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How About the Senate?


This is promising:

Democrat Mark Kelly, the retired astronaut who is hoping to unseat Republican Sen. Martha McSally in Arizona’s 2020 Senate race, raised $4.2 million during April, May and June, exceeding his first-quarter fundraising. 

All told, he has raised $8.3 million since announcing his candidacy in February, and he has nearly $6 million cash on hand, according to his campaign.

More than 85,000 contributors have donated to Kelly’s campaign, and more than 90% of his second-quarter donations were less than $100, highlighting his display of strength among small donors, his campaign said.

Kelly’s performance likely gives him a financial advantage over McSally, the Republican incumbent who was appointed to the seat once held by Sen. John McCain, R-Ariz.

Also very promising:

Sen. Susan Collins hasn’t even announced she’s running for reelection, but she already has a serious Democratic challenger angling to take her down. Last week, Democrat Sara Gideon announced her campaign for Senate in Maine. As speaker of the state House of Representatives, Gideon could be the challenger Democrats need to defeat Collins, who first won her seat in 1996. Maine’s Democratic lean and Collins’s increasingly polarized profile could make the incumbent vulnerable, and Gideon’s entry into the race reflects this.


If Maine continues to go blue in 2020, Collins is likely to be in real danger. While the state is not overwhelmingly Democratic, it has consistently voted for the party’s presidential candidate in every race going back to 1992. And nowadays, states usually back the same party for president and Senate.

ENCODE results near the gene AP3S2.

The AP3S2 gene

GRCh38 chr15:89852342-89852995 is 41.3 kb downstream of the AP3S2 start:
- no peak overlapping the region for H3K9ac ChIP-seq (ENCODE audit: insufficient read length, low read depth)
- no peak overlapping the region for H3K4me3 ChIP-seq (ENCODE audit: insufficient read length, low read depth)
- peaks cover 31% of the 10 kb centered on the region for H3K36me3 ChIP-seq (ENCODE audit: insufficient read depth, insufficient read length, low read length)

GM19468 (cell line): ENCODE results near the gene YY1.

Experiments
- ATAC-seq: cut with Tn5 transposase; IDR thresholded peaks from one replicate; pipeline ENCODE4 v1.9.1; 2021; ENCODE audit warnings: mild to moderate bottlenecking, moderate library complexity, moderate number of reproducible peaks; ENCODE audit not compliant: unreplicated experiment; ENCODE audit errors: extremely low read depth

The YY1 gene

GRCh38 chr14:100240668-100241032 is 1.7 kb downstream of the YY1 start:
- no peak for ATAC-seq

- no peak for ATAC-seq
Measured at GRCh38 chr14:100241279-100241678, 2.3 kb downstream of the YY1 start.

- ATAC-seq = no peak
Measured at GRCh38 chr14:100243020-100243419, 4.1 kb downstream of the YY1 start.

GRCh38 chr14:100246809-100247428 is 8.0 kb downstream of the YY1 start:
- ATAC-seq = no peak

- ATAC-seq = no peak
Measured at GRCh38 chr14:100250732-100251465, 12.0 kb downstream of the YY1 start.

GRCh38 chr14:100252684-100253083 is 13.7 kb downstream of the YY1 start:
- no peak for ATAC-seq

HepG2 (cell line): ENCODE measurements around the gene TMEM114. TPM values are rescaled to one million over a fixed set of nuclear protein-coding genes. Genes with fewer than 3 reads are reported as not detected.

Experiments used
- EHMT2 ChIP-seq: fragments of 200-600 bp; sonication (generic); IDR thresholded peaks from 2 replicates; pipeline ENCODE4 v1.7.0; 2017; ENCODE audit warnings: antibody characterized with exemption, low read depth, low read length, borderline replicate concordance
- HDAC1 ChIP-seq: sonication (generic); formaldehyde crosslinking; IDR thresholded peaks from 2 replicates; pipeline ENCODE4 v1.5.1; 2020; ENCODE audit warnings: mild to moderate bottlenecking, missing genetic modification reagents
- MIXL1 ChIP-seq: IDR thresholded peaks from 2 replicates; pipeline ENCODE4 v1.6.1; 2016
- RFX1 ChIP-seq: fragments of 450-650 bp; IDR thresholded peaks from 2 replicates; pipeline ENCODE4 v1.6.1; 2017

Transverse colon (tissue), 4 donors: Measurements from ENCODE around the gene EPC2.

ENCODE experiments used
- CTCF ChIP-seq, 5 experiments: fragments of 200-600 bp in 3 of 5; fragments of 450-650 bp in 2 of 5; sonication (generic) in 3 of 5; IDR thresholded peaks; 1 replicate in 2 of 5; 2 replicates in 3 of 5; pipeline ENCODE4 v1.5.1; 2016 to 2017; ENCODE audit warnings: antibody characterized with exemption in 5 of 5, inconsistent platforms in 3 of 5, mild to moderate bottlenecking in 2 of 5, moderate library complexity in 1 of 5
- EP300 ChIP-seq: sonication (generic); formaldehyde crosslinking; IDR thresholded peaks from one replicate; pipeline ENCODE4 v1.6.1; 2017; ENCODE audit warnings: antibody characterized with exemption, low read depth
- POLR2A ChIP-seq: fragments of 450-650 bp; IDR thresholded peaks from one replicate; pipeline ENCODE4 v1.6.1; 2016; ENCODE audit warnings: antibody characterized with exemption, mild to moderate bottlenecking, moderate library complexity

Collins is also a more polarizing figure now than she once was, especially after her vote to confirm Brett Kavanaugh to the Supreme Court last year. While Collins has built a moderate profile with one of the most centrist voting records in the Senate, her support for Kavanaugh shifted views of her job performance along partisan lines, with sharp increases in approval among Republicans and, conversely, disapproval among Democrats. The former makes it less likely that Collins will get a primary challenge, but the latter suggests Collins could be in trouble in a general election. Gideon’s introductory video specifically referenced the vote, saying it put women’s health choices in “extreme jeopardy.”

Collins’s poll numbers still look good, but remember that several of the Dem incumbents who lost in 2018 had pretty good numbers well into the year. Negative polarization puts Collins in deep trouble, even if the Roberts Five decide to punt abortion for another term.

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